BLUES (12-8) AT BRUINS (13-5)
8 p.m. ET; NBCSN. CBC, TVAS, SN
BOSTON — Blowing a two-goal lead to lose Game 1 of the Stanley Cup Final to the Boston Bruins on Monday was no doubt a hit for the St. Louis Blues, but it was another hit during the loss that remained the talk of media availability Tuesday.
A helmetless Torey Krug put down Blues rookie Robert Thomas with a punishing blow during the third period that perhaps stands as a metaphor for how the Blues were KO’d in the eventual 4-2 defeat on Sunday.
Boston rallied with four unanswered goals, held a 30-12 edge in shots over the final two periods and had its way with St. Louis in the physicality department.
“There’s a lot of plays that people look back on in playoffs and talk about for a long time,” Bruins forward Brad Marchand said. “That will be one of them.”
The Blues will look to change the conversation when they face the Bruins in Boston again for Game 2 on Wednesday. Teams that win Game 1 of the finals have gone on to win the Stanley Cup 77.2 percent of the time since the format was changed to best-of-seven in 1939, but St. Louis isn’t backing down from the challenge at hand.
“It’s a wakeup call for us,” Blues center Ryan O’Reilly said. “We’re not worried. We know we have to get back. It’s not going to be easy, but we’re confident in each other.”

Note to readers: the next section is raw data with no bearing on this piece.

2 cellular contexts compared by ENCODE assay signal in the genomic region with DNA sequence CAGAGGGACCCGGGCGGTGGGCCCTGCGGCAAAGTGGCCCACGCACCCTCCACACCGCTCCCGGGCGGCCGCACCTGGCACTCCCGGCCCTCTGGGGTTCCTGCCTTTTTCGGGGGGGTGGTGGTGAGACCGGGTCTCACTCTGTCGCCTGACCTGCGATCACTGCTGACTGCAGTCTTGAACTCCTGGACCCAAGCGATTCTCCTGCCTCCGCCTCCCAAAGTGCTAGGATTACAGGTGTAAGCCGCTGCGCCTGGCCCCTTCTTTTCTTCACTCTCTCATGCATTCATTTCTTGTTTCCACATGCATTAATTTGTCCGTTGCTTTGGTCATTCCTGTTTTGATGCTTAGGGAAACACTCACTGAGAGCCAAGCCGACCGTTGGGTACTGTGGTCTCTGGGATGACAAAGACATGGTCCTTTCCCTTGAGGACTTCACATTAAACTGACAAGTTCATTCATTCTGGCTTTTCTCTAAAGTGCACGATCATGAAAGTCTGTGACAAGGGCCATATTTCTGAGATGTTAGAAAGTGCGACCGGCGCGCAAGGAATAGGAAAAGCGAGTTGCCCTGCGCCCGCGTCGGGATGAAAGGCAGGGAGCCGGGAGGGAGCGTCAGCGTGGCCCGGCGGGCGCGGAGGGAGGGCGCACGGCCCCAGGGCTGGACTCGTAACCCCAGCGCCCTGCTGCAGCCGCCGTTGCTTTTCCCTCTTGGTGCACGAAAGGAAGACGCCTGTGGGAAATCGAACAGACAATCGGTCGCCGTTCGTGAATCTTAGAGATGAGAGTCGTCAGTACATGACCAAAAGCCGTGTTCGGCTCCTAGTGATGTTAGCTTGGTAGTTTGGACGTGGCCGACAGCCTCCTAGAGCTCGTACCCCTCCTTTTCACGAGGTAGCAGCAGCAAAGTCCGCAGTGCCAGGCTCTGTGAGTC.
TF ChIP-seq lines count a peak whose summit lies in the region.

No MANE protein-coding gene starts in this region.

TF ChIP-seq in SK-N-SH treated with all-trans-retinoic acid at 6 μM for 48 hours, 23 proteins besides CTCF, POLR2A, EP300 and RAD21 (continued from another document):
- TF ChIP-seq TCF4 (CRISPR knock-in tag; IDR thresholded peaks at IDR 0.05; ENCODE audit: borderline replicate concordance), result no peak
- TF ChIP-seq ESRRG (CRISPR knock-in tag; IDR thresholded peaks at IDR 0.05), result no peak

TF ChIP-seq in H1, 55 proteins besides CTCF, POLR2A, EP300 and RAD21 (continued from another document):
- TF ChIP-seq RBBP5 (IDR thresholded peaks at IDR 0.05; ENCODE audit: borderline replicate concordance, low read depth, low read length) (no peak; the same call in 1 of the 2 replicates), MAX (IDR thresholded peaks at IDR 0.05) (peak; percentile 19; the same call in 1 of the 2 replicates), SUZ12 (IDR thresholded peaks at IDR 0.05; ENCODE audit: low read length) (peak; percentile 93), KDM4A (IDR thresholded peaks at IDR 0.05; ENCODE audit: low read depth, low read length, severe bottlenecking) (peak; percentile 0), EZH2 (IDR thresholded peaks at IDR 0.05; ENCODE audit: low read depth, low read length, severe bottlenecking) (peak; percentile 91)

The Bruins extended their winning streak to a season-high eight games with the Monday victory. After a slow start, a goal by rookie defenseman Connor Clifton early in the second period got the team going, and Charlie McAvoy, Sean Kuraly and Brad Marchand each scored to complete the comeback.
“The biggest thing is we have a complete effort from our whole group,” Marchand said. “We just have all the depth showing up right now, and we’re able to rely on different guys every night.”
Boston has relied on goaltender Tuukka Rask the most to this point of the playoffs, but he was barely needed in Game 1. Aside from a late push with their net empty, the Blues failed to create many offensive chances, allowing the Bruins to maintain the momentum until the finish.
“We need a lot more O-zone time in the game,” Blues coach Craig Berube said. “Our puck support wasn’t very good in the second and third period and puck play in general. Just too many turnovers. We need better support, better puck play.
“I think we’re going to get a much better game (Wednesday).”
The Blues could receive a boost in the form of Vince Dunn’s return from an upper-body injury. The defenseman has been out since taking a puck to the face in Game 3 of the Western Conference finals but hasn’t yet been ruled out for Game 2 in Boston.
“There’s a chance,” Berube said. “We’ll see how he does (Tuesday).”
For the Bruins, coach Bruce Cassidy doesn’t expect much to change, stressing team defense as the key for Boston to sustain its success.
“I think once we’ve gotten the lead, we’ve played the right way and played winning hockey,” he said. “We’ve held our discipline.”
The Bruins are so focused, some on the team didn’t know they were on an eight-game winning streak. All eyes are looking forward, not back, and players are steamrolling anything — or anyone, in Krug’s case — that gets in their way.
“It’s the swagger, the confidence to continue to play our game,” Krug said. “Knowing we’re always in it, and we can step on the other team’s throats when necessary.”
–By Kyle Brasseur, Field Level Media